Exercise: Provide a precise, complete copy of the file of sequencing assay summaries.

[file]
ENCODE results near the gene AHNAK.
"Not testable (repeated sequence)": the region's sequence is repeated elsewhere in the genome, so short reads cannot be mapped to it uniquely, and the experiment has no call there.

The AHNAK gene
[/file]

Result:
ENCODE results near the gene AHNAK.
"Not testable (repeated sequence)": the region's sequence is repeated elsewhere in the genome, so short reads cannot be mapped to it uniquely, and the experiment has no call there.

The AHNAK gene